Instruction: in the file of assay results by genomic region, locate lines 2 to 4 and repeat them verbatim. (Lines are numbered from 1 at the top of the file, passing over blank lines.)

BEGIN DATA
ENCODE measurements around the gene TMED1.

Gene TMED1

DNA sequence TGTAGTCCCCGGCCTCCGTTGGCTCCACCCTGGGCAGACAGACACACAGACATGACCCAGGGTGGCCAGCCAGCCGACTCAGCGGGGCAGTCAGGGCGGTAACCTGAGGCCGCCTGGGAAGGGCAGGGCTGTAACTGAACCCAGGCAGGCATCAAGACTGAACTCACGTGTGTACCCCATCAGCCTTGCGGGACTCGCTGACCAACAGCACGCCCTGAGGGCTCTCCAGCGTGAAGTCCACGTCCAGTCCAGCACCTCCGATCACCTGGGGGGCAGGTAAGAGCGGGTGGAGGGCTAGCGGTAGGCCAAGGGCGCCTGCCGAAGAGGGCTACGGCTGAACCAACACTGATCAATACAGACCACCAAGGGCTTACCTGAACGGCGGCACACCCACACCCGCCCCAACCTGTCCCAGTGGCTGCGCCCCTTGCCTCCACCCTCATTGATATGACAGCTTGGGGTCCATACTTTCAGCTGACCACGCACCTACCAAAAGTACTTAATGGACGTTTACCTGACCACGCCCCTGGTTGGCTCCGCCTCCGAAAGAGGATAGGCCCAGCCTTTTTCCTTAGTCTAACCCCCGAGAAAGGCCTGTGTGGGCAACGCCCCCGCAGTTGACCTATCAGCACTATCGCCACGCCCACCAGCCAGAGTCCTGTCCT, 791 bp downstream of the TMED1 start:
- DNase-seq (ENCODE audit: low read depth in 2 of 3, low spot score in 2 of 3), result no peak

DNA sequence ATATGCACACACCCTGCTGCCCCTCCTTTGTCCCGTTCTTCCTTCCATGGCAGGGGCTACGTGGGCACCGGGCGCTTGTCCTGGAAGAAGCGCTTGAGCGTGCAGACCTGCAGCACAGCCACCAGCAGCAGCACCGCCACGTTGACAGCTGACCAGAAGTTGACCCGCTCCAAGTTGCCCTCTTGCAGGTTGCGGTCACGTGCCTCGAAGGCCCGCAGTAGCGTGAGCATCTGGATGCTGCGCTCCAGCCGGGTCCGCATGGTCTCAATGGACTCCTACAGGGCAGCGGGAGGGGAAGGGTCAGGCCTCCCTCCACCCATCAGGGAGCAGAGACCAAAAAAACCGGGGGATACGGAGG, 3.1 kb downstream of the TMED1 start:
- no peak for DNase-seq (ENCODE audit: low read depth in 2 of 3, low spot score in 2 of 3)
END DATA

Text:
Gene TMED1

DNA sequence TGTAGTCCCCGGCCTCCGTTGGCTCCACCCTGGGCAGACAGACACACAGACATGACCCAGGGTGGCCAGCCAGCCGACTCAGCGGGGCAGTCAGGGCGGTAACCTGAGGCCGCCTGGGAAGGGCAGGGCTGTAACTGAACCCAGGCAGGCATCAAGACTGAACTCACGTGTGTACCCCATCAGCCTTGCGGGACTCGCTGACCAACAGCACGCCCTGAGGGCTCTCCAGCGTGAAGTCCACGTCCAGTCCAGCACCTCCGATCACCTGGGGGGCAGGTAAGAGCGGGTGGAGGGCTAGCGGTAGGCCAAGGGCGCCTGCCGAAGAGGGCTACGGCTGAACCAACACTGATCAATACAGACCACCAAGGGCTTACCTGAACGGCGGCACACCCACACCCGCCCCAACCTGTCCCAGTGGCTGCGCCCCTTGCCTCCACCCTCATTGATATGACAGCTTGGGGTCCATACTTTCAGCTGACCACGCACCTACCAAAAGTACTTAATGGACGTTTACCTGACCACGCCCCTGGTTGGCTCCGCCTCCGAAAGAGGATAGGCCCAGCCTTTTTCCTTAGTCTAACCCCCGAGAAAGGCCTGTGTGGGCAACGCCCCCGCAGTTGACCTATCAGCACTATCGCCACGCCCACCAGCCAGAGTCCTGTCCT, 791 bp downstream of the TMED1 start:
- DNase-seq (ENCODE audit: low read depth in 2 of 3, low spot score in 2 of 3), result no peak